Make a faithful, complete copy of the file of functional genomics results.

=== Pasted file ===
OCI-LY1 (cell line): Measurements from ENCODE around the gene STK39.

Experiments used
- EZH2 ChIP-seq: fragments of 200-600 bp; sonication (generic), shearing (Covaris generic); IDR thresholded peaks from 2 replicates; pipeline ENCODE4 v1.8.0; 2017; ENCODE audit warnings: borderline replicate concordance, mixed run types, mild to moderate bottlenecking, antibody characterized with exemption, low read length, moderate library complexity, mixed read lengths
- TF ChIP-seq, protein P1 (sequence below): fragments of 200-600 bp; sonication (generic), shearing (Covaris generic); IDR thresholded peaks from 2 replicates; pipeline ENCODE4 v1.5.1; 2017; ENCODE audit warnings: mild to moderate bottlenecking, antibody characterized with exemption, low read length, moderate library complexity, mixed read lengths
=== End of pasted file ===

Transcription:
OCI-LY1 (cell line): Measurements from ENCODE around the gene STK39.

Experiments used
- EZH2 ChIP-seq: fragments of 200-600 bp; sonication (generic), shearing (Covaris generic); IDR thresholded peaks from 2 replicates; pipeline ENCODE4 v1.8.0; 2017; ENCODE audit warnings: borderline replicate concordance, mixed run types, mild to moderate bottlenecking, antibody characterized with exemption, low read length, moderate library complexity, mixed read lengths
- TF ChIP-seq, protein P1 (sequence below): fragments of 200-600 bp; sonication (generic), shearing (Covaris generic); IDR thresholded peaks from 2 replicates; pipeline ENCODE4 v1.5.1; 2017; ENCODE audit warnings: mild to moderate bottlenecking, antibody characterized with exemption, low read length, moderate library complexity, mixed read lengths